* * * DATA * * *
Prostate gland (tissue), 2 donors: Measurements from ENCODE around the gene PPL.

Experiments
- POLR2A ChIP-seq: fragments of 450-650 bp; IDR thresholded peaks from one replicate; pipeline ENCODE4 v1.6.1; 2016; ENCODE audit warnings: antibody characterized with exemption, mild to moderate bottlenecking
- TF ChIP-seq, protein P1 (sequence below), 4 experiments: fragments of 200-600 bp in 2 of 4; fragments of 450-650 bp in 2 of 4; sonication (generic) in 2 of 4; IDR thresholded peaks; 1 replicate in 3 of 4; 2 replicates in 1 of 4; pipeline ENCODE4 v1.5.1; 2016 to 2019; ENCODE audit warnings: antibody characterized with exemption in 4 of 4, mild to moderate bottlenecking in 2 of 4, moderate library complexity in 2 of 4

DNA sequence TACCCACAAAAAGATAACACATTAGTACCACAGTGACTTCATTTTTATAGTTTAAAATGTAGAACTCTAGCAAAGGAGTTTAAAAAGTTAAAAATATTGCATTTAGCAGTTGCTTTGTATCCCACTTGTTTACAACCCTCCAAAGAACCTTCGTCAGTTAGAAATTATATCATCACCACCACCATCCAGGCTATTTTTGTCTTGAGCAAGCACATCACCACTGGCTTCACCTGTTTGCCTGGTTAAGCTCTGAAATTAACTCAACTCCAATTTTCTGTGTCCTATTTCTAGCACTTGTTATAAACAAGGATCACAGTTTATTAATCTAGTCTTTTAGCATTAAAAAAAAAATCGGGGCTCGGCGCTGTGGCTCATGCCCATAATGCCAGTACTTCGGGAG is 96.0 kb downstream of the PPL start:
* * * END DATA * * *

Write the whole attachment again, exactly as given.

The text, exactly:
Prostate gland (tissue), 2 donors: Measurements from ENCODE around the gene PPL.

Experiments
- POLR2A ChIP-seq: fragments of 450-650 bp; IDR thresholded peaks from one replicate; pipeline ENCODE4 v1.6.1; 2016; ENCODE audit warnings: antibody characterized with exemption, mild to moderate bottlenecking
- TF ChIP-seq, protein P1 (sequence below), 4 experiments: fragments of 200-600 bp in 2 of 4; fragments of 450-650 bp in 2 of 4; sonication (generic) in 2 of 4; IDR thresholded peaks; 1 replicate in 3 of 4; 2 replicates in 1 of 4; pipeline ENCODE4 v1.5.1; 2016 to 2019; ENCODE audit warnings: antibody characterized with exemption in 4 of 4, mild to moderate bottlenecking in 2 of 4, moderate library complexity in 2 of 4

DNA sequence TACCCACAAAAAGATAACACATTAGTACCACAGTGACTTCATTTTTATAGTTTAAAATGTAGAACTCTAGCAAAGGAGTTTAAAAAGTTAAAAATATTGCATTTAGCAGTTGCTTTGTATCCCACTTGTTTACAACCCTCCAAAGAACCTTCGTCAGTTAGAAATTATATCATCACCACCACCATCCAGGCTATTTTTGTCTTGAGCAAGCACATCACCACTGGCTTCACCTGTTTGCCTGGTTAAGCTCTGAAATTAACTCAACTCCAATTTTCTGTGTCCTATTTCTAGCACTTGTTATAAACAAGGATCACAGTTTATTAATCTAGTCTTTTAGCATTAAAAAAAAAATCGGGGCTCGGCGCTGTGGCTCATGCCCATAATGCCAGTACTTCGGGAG is 96.0 kb downstream of the PPL start: